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Here is the situation we have:

a) I have an Access database / application that records a significant amount of data. Significant fields would be hours, # of sales, # of unreturned calls, etc

b) I have an Excel document that connects to the Access database and pulls data in to visualize it

As it stands now, the Excel file has a Refresh button that loads new data. The data is loaded into a large PivotTable. The main 'visual form' then uses VLOOKUP to get the results from the form, based on the related hours.

This operation is slow (~10 seconds) and seems to be redundant and inefficient. Is there a better way to do this?

I am willing to go just about any route - just need directions.

Thanks in advance!

Update: I have confirmed (due to helpful comments/responses) that the problem is with the data loading itself. removing all the VLOOKUPs only took a second or two out of the load time. So, the questions stands as how I can rapidly and reliably get the data without so much time involvement (it loads around 3000 records into the PivotTables).

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Any reason why you are working from the Excel end rather than the Access end? –  Fionnuala Jan 13 '11 at 14:36
The reporting is done in Excel so it can be sent to various team members and they can run the file and see the results from the remote database. –  Craig Hooghiem Jan 13 '11 at 14:53
I mean why not use the Access end to put the data into Excel? It should be much quicker. –  Fionnuala Jan 13 '11 at 14:59
Is it possible/better to do this with various files? I think it would be ideal for us to be able to send a file to each person, rather than having them open the file remotely. It also needs to be refreshed on demand OR updated in real time (the latter being amazing, if possible). –  Craig Hooghiem Jan 13 '11 at 15:00

1 Answer 1

up vote 1 down vote accepted

You need to find out if its the Pivot Table Refresh or the VLOOKUP thats taking the time. (try removing the VLOOKUP to see how long it take just to do the Refresh).

If its the VLOOKUP you can usually speed that up. (see http://www.decisionmodels.com/optspeede.htm for some hints)

If its the Pivot table Refresh then it depends on which method you are using to get the data (Microsoft Query, ADO/DAO, ...) and how much data you are transferring. One way to speed this up is to minimize the amount of data you are reading into the pivot cache by reducing the number of columns and/or predefining a query to subset the rows.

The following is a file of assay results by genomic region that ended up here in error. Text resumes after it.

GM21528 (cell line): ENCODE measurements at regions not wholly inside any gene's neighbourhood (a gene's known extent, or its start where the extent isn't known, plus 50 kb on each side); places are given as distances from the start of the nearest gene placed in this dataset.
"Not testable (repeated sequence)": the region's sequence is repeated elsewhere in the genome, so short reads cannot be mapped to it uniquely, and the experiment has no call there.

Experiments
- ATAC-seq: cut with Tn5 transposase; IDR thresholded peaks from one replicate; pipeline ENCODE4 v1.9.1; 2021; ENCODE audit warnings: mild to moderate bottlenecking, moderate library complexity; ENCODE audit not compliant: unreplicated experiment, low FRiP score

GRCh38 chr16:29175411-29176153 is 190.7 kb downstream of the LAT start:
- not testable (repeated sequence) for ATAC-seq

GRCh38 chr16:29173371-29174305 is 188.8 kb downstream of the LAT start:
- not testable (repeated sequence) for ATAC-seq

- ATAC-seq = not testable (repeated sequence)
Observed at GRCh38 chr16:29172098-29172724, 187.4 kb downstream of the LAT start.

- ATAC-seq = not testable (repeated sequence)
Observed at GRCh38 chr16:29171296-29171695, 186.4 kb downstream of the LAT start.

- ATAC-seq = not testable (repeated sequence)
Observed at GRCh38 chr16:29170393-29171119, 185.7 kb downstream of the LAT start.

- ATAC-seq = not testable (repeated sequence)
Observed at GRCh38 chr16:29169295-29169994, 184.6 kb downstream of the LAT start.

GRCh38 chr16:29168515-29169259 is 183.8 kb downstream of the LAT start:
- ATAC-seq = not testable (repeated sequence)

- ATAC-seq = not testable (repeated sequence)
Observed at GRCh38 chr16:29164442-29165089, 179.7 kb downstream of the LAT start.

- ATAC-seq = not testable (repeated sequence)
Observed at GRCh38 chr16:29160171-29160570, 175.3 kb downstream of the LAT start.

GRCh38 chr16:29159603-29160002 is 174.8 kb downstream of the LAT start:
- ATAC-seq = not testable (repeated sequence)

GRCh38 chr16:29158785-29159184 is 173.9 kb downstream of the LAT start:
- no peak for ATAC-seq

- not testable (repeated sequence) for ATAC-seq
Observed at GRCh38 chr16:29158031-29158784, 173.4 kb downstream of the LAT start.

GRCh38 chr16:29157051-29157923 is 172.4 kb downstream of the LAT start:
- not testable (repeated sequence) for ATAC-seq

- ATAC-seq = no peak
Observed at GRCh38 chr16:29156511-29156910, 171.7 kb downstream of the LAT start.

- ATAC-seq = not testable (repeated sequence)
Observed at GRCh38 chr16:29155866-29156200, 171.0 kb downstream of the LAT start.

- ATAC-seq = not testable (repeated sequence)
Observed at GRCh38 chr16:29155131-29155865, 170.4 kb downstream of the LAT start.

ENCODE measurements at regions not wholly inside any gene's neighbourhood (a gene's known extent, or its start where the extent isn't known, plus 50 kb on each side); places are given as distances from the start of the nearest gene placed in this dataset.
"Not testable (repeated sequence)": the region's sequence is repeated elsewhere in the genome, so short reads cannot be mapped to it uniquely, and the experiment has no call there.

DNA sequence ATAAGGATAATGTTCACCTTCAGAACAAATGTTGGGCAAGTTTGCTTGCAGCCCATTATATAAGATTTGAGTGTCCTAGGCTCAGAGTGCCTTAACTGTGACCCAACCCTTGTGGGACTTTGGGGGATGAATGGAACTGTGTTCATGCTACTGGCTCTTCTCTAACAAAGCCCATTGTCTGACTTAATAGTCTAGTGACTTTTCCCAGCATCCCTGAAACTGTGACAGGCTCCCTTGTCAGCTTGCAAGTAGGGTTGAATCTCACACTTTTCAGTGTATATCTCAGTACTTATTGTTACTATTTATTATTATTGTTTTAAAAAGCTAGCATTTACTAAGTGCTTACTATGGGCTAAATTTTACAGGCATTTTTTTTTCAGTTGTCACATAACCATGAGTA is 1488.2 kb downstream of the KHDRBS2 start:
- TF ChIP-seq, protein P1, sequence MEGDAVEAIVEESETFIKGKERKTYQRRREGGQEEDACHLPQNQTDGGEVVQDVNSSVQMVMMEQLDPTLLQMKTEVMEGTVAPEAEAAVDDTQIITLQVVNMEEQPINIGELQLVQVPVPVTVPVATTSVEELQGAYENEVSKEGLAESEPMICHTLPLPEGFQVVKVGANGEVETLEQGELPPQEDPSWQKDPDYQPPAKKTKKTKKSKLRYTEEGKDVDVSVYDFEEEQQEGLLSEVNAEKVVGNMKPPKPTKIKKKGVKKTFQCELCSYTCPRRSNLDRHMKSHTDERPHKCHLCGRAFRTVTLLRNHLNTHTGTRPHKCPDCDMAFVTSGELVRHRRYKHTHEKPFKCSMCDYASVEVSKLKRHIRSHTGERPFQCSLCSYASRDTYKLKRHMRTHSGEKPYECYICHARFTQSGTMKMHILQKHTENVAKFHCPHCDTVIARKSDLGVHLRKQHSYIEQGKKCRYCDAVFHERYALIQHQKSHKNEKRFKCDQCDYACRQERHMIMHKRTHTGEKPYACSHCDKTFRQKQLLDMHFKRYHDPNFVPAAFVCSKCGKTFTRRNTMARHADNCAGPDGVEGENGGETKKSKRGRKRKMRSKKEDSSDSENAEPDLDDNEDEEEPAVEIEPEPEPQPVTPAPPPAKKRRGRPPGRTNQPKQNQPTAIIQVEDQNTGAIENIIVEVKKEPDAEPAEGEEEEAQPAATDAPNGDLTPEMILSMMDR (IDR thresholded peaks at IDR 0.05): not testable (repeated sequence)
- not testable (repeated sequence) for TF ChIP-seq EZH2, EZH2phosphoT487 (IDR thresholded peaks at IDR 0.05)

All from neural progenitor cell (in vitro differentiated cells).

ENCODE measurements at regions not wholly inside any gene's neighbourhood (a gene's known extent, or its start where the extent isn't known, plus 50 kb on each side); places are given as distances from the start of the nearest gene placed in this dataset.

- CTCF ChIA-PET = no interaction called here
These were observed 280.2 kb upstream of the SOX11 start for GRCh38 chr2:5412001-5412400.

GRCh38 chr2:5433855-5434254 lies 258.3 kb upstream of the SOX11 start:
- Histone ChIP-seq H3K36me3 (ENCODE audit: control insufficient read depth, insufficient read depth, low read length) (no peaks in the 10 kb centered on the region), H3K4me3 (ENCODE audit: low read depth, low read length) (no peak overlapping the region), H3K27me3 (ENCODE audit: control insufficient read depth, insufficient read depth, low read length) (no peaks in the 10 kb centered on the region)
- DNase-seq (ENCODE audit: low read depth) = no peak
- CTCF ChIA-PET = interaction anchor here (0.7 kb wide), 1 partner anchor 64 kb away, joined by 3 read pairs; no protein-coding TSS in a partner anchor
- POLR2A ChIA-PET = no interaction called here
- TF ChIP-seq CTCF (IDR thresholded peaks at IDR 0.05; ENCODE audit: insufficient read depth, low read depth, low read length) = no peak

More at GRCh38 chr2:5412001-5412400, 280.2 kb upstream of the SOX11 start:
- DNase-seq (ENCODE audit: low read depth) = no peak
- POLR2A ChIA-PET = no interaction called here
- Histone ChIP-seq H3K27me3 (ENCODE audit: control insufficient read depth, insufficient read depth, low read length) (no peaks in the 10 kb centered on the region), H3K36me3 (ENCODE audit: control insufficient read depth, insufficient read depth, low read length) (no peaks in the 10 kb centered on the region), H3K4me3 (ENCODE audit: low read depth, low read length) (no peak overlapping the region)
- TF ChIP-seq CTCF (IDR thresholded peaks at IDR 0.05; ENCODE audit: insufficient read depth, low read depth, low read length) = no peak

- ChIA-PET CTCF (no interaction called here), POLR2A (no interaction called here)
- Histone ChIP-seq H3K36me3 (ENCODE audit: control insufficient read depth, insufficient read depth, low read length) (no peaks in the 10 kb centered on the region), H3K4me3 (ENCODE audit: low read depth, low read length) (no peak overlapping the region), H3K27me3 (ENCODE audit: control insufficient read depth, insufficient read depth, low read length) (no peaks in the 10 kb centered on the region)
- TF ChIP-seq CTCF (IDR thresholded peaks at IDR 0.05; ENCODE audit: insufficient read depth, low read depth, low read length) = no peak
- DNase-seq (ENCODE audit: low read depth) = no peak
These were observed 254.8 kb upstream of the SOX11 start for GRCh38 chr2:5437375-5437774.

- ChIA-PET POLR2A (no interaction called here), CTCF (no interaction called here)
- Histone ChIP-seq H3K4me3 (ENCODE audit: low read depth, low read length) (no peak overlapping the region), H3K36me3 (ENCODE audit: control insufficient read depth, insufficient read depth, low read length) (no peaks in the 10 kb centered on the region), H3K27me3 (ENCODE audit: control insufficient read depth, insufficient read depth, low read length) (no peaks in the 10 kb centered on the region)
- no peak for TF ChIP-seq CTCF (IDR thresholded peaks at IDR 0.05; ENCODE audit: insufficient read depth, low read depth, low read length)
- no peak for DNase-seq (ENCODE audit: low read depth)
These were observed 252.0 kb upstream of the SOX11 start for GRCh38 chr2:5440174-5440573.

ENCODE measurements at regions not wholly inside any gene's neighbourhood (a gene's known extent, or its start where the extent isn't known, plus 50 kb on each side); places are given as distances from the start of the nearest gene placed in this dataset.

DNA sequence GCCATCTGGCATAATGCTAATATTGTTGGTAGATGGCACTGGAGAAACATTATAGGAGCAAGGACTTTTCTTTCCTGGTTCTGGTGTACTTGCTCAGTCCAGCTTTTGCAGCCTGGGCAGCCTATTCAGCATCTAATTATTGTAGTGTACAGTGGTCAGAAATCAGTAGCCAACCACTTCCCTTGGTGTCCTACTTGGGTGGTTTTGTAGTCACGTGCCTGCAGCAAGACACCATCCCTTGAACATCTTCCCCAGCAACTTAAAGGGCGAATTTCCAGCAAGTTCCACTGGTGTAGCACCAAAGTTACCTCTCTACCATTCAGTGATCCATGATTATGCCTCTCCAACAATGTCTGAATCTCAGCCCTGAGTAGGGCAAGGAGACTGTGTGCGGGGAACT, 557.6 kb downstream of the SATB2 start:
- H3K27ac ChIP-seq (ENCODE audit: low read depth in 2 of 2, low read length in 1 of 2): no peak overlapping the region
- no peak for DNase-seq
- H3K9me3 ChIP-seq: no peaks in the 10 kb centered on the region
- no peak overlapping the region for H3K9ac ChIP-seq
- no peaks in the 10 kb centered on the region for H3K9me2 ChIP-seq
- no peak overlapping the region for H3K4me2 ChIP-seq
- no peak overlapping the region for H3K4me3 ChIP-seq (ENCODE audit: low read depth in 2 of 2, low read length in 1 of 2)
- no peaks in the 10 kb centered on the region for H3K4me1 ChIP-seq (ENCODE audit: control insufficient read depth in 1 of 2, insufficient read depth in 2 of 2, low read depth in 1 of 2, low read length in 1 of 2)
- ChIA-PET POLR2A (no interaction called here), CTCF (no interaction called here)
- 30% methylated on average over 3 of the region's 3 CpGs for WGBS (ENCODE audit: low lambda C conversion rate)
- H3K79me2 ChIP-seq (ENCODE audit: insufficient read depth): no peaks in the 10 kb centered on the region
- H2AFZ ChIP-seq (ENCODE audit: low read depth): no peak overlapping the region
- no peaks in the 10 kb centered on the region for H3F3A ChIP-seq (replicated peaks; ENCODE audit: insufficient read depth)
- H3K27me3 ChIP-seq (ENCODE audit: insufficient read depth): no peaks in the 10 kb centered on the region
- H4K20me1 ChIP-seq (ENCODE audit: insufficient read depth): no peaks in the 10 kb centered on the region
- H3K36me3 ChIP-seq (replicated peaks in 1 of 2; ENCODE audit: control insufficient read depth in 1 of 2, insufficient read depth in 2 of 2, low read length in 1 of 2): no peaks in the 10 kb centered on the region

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I am using the default Excel Data implementation. It was setup to just use an Access Query as an external data source - I haven't determined what connection method that is yet. –  Craig Hooghiem Jan 13 '11 at 14:47
I removed all the VLOOKUPs. THe time is roughly the same - maybe a second or two's difference. I assume it is my data connection, which is accessing an external (and remote) data source - likely the issue. Just the same though, I assume there is a better connection method. –  Craig Hooghiem Jan 13 '11 at 14:52
Ok, so check how long it takes to run the access query from your system. –  Charles Williams Jan 13 '11 at 15:07
It takes a few seconds. The query takes around 6 seconds to load in Access. Does this mean that Excel is running the query and THEN grabbing the data and bringing it in? (meaning it might be better to load raw data instead of a query) or am I way out to lunch? –  Craig Hooghiem Jan 13 '11 at 15:18
Unless you have calculated items or a lot of formulae(have you checked the effect of switching calculation to manual) the time to read a query directly into the pivot cache should be the same amount of time as running the query from your PC. But 6 secs does not equal 30 secs so there must be something else going on –  Charles Williams Jan 13 '11 at 19:51

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